The Social, Political, And Religious Implications Of The First Great Awakening In North America

1300 words - 5 pages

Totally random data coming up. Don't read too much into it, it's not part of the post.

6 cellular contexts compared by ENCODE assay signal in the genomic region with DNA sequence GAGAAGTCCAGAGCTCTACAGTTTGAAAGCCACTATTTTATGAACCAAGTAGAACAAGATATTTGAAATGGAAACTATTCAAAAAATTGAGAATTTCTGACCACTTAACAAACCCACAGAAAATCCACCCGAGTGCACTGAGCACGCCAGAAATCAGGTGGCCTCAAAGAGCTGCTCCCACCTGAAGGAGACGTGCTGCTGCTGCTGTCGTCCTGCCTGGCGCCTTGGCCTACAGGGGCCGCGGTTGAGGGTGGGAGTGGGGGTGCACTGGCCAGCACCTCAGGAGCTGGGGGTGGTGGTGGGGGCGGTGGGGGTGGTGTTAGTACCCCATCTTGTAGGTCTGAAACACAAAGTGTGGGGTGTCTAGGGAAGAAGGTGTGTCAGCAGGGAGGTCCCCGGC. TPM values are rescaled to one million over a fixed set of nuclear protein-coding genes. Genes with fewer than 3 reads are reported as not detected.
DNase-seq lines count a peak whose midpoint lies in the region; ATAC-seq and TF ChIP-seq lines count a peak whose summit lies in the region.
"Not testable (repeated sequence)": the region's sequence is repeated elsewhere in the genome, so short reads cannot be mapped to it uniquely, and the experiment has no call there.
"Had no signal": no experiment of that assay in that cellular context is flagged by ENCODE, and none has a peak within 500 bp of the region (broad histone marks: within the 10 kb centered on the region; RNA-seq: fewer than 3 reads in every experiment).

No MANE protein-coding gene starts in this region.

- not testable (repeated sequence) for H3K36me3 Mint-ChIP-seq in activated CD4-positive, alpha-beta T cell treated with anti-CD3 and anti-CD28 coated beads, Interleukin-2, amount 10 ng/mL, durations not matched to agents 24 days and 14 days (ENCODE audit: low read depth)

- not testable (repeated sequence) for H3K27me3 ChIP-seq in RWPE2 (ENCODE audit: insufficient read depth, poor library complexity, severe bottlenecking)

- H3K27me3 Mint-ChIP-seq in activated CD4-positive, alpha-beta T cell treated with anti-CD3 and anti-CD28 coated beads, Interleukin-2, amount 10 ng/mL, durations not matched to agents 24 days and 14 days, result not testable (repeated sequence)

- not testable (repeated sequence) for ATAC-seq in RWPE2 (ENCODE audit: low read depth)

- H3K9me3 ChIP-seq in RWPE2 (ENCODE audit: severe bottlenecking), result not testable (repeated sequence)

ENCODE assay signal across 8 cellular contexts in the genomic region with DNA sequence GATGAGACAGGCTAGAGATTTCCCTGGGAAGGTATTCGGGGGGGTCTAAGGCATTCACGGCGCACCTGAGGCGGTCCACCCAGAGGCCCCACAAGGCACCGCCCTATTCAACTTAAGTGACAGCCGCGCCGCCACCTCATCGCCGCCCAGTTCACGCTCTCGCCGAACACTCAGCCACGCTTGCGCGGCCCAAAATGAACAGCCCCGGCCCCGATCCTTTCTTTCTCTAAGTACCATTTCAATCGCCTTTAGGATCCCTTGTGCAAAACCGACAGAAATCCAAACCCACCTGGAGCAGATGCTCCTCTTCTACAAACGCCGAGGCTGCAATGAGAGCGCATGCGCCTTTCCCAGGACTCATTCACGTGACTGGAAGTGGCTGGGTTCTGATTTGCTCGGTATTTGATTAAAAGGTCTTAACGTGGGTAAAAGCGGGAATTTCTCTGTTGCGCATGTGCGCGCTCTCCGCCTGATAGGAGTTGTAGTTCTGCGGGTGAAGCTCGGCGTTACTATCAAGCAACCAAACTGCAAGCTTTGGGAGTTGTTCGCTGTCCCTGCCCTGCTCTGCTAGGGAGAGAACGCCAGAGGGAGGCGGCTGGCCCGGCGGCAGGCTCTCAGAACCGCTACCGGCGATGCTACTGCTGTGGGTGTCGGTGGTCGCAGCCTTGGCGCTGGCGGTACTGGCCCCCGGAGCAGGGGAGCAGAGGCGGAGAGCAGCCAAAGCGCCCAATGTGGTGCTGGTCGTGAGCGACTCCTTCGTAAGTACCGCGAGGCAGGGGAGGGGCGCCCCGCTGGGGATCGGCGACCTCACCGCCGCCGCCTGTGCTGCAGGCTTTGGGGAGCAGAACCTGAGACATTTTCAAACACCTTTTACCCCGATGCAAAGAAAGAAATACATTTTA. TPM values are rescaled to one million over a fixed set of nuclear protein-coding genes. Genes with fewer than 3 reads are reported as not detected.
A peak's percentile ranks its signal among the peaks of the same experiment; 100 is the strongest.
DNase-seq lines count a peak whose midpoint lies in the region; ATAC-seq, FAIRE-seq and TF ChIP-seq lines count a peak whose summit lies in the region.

The Great Awakening of the 1730's and 1740's that took place in the English Colonies in America changed the face of American religion and at the same time led the way for improvement of the educational and political systems of Colonial America. The Great Awakening took place just as the seeds of the Industrial Revolution were being sown on both the European and American continents. It brought a new theatrical aspect to previously stark and often boring church ceremonies, sometimes reminiscent of the performances of religious leaders in ancient civilizations. Preachers who had in earlier years spoken only of predetermination now spoke of it in conjunction with hellfire and the revenge of an angry God, played off the emotions of parishioners, and routinely brought forth confessions from the most practiced sinners. At an early point of the European Age of Enlightenment, a new wave of religious devotion swept the New World. The religious interest of the pilgrims had so waned since the original settlements at Plymouth and Massachusetts Bay Colony that the rhetoric skills of a few talented men were enough to send tremors of faith throughout the colonies.In the decades preceding the Great Awakening, the focus of daily life in the colonies shifted from religion to more pressing and aesthetic pursuits. The pilgrims who had come for freedom of worship had found it, and now they could afford to let their attention wander. Members of the clergy still held much power, but they were not omnipotent by any means. The colonists, having seen what ills came from allowing a religiously motivated monarch to rule England, decided to prevent the same fate from befalling their newly founded religious haven. Thus, New England clergy members were not allowed to hold political positions in the community. Yet another danger to the Calvinist principal of predetermination was Arminian settlers. The followers of the teachings of Dutch minister Jacobus Arminius believed in the exact opposite of the Calvinist doctrine--that is, that free will determined a person's fate, and not predetermination. A few Puritan worshippers caught on to this trend and suggested that predestined damnation could be offset by good works during life. Such trends in beliefs further drew blood from the already anemic churches of the New World. It was becoming clearer and clearer that a great event had to take place to draw colonial settlers away from their warm hearths and back into the houses of worship.In the early 1730's, Presbyterian Reverend William Tennet began to preach in a new, exciting way in New Jersey. Together with his four sons, also pastors, Tennet founded the "Log College," hoping to train young clergymen to speak in the same heartfelt, arduous manner. Later, the "Log College" took on another name--Princeton University. Harvard, Rutgers, Brown, and Dartmouth were established in the same manner; all were originally intended for religious education. In 1734, a pastor named John Edwards took...

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